The A's only scored in the first and eighth innings tonight, so most of the game's excitement came through pitching and defense. After Brad Mills started his A's debut by striking out the side after mixing in a walk, the A's would get on the board with the fourth batter of the night; after a Craig Gentry single and a Yoenis Cespedes walk put two on for Donaldson. He promptly homered, with a big smile ear to ear, finally back to what we remember from before the dark times.
Staked to a 3-0 lead, Mills would...well, struggle. Yes, he walked four (he also struck out four), but he had a lot of help along the way. He gave up a single and a walk in the second, but with one out, he induced a tailor-made double-play ball to Nick Punto that would have ended the inning without a single run scoring. But Punto released the throw early and his error cost the A's two outs, and eventually two runs. Boston would have added on too, if not for an amazing diving catch by Craig Gentry that he turned into a double-play when Stephen Drew inexplicably kept running as if the ball wouldn't be caught by our awesome outfield, even though he would have scored from second had he waited anyway. I'm not complaining about anything Boston would like to give us, so there's that.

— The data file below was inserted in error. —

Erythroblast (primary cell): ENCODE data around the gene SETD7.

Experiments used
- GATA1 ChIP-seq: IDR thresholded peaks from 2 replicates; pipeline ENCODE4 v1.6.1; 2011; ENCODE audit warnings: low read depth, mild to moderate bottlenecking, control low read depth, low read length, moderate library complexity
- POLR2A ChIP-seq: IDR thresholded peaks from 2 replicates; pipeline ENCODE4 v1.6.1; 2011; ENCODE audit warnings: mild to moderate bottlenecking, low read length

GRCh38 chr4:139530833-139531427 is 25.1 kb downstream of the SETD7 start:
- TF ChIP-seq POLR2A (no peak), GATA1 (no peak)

Unfortunately, Mills didn't do himself any favors in the third by walking the lead-off batter. You know what you shouldn't do as a pitcher trying to keep the other team, in this case Boston, off the scoreboard? You shouldn't walk people. Everyone hates it. It makes people angry. Learn from Sean Doolittle and his now 50/1 K/BB ratio. Yes, that is not a typo. Of course the lead-off walk scored to tie the game; that was inevitable. Another double-play kept the game tied, and allowed Mills another inning. Mills squeaked through the fourth inning, as well, putting another two runners on base, but escaping scoreless. At this point, with a tie game and many innings to go, the A's said, "Screw it all, we're pitching Jim Johnson!". In a normal world, it would be really fun to have a second, bonus closer on your team, that you could use, say in the fifth inning of games to keep the game tied. And because I'm not this funny, I'm pulling from Shea: